Interview: Doug AllanPublished: 16th May 2016
Doug Allan, the wildlife film-maker best known for his work filming life in inhospitable places for series such as the BBC’s Blue Planet
How did you become a wildlife cameraman?
A fascination with diving led me to a degree in marine biology. On graduating, ‘underwater anywhere’ was my mantra – I dived for freshwater pearls in Scotland, did three Red Sea expeditions, ran a Jersey dive school, and fixed German canals. The big turning point was the chance to work in Antarctica as a research diver, where the photography bug took hold. While there, a chance meeting with David Attenborough in 1981 introduced me to the world of wildlife filming. I helped the crew for a couple of days, and decided there and then that I wanted to make a film about life under the ice. So, not so much a career path, as a careering path.
What’s been your most memorable moment behind the camera?
If pushed for one place and animal, I’d say the hour I spent with a pod of belugas off the ice edge in Lancaster Sound in the Canadian Arctic. Flat calm, clear, black water, curious, all-white whales, and the sea full of their chirping calls. They were surely trying to talk to me.
Is there a place that you feel a particular connection with?
I spent five winters and eight summers in Antarctica between 1976 and 1987 working as a diver, biologist, boat driver, sledge builder, Sno-Cat driver, photographer, base commander and finally a film-maker. All while (mostly!) relishing the all-encompassing experiences of small-group, isolated living for up to two years at a stretch. Antarctica is a very special place to me.
How do you prepare for spending long periods of time in remote, wild places?
The more you do that kind of shoot, the easier it becomes. It helps hugely to have a supportive, experienced team back in the office – the kind who realise you can’t control the weather, or for that matter the animals. They know you’re just doing your best.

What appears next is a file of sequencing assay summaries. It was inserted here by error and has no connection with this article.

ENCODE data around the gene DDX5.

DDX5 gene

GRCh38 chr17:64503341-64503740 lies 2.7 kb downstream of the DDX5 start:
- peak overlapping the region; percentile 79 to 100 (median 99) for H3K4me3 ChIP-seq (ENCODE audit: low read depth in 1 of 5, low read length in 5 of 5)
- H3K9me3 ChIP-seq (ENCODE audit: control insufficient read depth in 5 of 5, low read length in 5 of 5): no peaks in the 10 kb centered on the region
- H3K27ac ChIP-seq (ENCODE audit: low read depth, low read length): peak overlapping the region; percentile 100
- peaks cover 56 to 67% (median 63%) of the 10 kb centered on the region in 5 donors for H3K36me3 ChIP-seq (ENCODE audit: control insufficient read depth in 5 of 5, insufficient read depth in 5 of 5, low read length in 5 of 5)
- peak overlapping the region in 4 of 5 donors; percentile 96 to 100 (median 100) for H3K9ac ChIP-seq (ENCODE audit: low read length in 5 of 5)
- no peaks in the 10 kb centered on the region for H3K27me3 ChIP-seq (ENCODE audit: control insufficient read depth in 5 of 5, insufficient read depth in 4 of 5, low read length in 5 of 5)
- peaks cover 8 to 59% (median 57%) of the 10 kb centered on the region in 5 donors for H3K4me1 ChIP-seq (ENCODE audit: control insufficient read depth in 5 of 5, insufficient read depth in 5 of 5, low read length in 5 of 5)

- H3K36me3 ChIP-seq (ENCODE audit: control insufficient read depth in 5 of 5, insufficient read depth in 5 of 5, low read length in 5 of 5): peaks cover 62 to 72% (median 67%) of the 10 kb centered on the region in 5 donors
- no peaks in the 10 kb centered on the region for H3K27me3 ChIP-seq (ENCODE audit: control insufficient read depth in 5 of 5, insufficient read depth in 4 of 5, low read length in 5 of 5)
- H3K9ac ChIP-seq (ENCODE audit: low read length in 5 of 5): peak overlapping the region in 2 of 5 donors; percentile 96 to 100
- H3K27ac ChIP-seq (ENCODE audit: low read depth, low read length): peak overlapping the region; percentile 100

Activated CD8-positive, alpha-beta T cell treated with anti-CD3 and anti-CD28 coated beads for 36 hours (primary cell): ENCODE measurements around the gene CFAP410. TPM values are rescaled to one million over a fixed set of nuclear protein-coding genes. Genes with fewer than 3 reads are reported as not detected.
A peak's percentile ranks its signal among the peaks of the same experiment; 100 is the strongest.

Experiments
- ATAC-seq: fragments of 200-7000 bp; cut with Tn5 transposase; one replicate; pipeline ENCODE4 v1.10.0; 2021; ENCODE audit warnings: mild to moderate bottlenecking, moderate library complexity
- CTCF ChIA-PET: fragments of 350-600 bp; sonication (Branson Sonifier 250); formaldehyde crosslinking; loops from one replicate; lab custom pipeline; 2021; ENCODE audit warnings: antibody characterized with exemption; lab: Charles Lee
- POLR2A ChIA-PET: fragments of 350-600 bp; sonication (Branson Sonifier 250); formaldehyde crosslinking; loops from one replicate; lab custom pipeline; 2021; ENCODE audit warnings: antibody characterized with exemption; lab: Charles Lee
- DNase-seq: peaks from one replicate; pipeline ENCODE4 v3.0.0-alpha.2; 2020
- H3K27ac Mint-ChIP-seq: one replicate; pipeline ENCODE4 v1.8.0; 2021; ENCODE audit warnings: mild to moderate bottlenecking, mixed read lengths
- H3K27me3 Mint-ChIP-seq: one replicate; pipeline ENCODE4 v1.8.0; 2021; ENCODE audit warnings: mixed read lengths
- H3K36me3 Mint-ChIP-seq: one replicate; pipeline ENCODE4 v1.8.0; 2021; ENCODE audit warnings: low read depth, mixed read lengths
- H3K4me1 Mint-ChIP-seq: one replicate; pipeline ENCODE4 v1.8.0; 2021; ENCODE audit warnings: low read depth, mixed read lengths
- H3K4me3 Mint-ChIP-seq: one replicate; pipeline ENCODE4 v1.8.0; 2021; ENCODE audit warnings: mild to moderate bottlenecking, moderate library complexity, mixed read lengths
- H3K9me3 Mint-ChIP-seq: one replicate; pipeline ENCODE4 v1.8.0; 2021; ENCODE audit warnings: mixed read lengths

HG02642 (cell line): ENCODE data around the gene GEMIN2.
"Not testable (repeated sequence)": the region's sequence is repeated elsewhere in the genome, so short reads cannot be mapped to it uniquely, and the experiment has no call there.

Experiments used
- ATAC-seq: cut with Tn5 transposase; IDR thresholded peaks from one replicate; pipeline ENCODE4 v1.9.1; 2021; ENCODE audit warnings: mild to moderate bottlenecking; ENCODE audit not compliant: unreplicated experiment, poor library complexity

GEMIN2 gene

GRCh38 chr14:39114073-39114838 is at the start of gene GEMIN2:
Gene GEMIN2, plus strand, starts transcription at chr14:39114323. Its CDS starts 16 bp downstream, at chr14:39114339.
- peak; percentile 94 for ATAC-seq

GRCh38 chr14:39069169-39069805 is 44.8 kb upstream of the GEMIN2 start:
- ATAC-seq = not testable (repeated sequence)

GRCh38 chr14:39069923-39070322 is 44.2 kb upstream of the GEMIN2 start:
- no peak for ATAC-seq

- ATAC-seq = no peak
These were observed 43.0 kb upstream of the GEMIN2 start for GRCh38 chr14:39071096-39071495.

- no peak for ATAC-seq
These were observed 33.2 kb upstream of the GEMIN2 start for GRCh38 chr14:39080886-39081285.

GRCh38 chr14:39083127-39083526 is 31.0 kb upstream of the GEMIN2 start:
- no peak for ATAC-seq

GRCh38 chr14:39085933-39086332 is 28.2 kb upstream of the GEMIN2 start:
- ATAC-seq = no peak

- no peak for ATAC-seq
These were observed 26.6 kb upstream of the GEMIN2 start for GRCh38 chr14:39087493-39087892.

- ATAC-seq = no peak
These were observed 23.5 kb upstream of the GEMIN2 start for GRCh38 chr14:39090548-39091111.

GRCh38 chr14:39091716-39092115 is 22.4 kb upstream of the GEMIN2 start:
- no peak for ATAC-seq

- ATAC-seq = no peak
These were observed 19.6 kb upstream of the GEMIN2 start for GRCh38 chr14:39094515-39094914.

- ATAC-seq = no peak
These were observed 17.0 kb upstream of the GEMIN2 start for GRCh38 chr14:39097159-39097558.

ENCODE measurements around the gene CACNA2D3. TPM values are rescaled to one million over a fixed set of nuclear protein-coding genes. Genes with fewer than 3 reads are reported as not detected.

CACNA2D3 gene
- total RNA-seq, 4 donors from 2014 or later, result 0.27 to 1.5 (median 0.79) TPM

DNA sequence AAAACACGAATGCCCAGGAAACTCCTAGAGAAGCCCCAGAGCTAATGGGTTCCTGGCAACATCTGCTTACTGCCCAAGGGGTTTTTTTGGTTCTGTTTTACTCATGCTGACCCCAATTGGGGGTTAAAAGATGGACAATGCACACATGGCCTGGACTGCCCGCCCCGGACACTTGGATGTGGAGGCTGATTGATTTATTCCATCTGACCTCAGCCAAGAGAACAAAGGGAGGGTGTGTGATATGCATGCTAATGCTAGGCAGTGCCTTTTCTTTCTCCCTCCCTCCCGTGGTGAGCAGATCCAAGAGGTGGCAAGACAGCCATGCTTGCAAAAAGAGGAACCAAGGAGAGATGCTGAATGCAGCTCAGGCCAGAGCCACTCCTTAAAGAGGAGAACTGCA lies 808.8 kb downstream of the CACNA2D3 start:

You’ve worked with David Attenborough many times. What do you admire most about him?
David is as enthusiastic now about the natural world as he was 62 years ago when he started. He’s a natural raconteur, with a great memory for stories, but also a wickedly self-deprecating sense of humour. But most of all I admire him for his utterly genuine generosity of spirit towards other people.
You’ve spoken about making a documentary with the Inuit people. What fascinates you about them?
You learn from an Inuit by listening rather than asking. Don’t ask: ‘When will we see the narwhal?’ He doesn’t know. He will tell you later when they’re in front of you that it was to do with when the whales would let themselves be seen. Being patient in the company of an Inuit is enlightening.
At a recent talk in Perthshire, you highlighted the dramatic rate at which the Arctic ice caps are melting. How do you feel conservation bodies should try to tackle climate change?
The key lies in helping people reconnect with nature. Encourage them outside. Show them the big picture. Introduce them to the relationships and balances between the forces of nature and how we choose to live. And conservation bodies must always take the voices of their members to whoever is in government.
You were on Desert Island Discs a couple of years back. What kind of music do you listen to?
Ideally something I can sing along with – meaningful lyrics for all shades of mood. Six years ago when my son Liam was 15, I offered him my 20 best songs of all time in return for his choices. Bruce Springsteen met Eminem.
Signed copies of Doug’s debut book, Freeze Frame, are available now, £25 (plus £6 p&p for UK addresses). Contact Doug direct at firstname.lastname@example.org
This interview first appeared in the John Muir Trust Journal 60, Spring 2016.